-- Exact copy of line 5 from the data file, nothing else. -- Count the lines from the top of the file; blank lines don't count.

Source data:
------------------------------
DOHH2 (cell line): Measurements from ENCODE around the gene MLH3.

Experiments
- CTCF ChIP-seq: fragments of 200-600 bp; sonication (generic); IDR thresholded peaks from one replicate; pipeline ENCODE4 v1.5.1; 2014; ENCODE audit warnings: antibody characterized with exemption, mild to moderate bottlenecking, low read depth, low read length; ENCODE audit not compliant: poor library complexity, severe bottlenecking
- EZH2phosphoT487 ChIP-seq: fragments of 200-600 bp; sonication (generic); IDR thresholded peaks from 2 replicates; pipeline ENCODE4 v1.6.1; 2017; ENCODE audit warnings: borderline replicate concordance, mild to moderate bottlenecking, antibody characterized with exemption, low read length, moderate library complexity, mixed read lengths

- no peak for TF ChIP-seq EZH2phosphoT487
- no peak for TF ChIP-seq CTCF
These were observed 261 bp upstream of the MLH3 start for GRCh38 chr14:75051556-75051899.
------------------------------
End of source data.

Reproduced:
- no peak for TF ChIP-seq EZH2phosphoT487